When studying abroad, many students are unprepared for the experience of negative opinions about Americans and their government, history or culture. Anti-Americanism is a reality in many countries and has existed since before the Cold War, but it often takes students and their parents by surprise.
Most anti-American opinions are just that: individual opinions about American politics or culture. These usually are based on current events, stereotypes, the media or experiences with other Americans. Occasionally, classmates or even total strangers may deride all American people or you personally, either for the purpose of irritating you, or out of prejudice or ignorance.
Regardless of the nature of a person’s statements, understand that anti-American attitudes are not by themselves a threat to your personal safety. Even a classroom debate or anti-American campus rally, both of which can be understandably intimidating, are considered legitimate components of the learning process in many countries and are not intended to threaten you physically. Before going abroad, brush up on American political and cultural history, and learn the reasons behind U.S. foreign policies. This kind of knowledge will allow you to participate in conversations and debates without feeling helpless or personally attacked.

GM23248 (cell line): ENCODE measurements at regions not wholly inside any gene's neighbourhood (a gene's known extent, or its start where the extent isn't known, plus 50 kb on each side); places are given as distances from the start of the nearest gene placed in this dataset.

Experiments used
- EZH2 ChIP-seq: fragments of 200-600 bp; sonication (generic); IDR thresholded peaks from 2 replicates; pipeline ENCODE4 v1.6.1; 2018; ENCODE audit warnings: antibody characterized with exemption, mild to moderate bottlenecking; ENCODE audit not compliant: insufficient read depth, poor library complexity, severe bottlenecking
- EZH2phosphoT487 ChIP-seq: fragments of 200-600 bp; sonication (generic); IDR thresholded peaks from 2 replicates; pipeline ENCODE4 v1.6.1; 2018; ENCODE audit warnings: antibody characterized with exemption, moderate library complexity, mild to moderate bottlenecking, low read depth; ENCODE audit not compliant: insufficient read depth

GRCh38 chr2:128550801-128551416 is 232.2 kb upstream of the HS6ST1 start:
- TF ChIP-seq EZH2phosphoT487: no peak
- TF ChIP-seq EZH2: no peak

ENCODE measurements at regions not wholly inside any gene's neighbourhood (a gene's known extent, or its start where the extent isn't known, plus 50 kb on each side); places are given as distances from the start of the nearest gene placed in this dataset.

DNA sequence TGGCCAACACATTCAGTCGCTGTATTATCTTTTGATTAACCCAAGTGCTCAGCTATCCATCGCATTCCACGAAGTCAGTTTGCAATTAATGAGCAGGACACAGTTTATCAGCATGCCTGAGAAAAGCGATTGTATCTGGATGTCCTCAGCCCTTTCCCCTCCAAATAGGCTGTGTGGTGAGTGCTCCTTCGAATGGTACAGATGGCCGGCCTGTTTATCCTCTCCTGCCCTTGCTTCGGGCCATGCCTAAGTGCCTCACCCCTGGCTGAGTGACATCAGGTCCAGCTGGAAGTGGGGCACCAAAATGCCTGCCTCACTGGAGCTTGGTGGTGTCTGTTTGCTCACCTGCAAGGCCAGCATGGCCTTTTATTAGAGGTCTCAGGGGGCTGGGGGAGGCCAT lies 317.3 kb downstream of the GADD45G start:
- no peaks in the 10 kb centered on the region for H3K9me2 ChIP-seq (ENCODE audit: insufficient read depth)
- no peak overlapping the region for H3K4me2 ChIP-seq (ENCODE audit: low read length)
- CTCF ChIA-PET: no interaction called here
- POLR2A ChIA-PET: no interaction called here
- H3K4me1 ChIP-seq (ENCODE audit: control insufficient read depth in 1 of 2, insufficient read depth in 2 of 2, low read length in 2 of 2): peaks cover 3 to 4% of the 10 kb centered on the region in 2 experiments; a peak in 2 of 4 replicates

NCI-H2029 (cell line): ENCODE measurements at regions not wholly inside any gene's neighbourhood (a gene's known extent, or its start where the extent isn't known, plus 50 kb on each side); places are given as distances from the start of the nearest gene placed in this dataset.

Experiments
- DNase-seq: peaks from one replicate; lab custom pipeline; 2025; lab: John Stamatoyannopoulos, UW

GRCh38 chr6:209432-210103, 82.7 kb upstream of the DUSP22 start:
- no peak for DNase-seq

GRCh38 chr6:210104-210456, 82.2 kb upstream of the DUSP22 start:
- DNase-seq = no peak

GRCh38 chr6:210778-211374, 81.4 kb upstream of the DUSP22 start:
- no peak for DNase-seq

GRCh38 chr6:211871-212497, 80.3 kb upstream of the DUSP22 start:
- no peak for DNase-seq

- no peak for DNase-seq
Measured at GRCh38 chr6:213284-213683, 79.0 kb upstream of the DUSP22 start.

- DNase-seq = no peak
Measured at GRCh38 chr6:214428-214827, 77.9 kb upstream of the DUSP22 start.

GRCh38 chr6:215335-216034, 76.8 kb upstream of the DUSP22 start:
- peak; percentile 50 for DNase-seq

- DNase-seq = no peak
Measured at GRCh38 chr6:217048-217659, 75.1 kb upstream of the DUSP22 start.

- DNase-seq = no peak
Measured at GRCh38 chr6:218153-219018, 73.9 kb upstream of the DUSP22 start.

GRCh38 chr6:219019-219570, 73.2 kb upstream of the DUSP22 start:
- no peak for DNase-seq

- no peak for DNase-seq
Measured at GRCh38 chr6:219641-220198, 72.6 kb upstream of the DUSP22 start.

Study abroad is full of academic and cultural challenges, including the reality of varying perceptions and opinions of the U.S. IFSA-Butler’s on-site staff in each of the countries where we have programs are always available to lend a sympathetic ear and give further advice for dealing with these situations.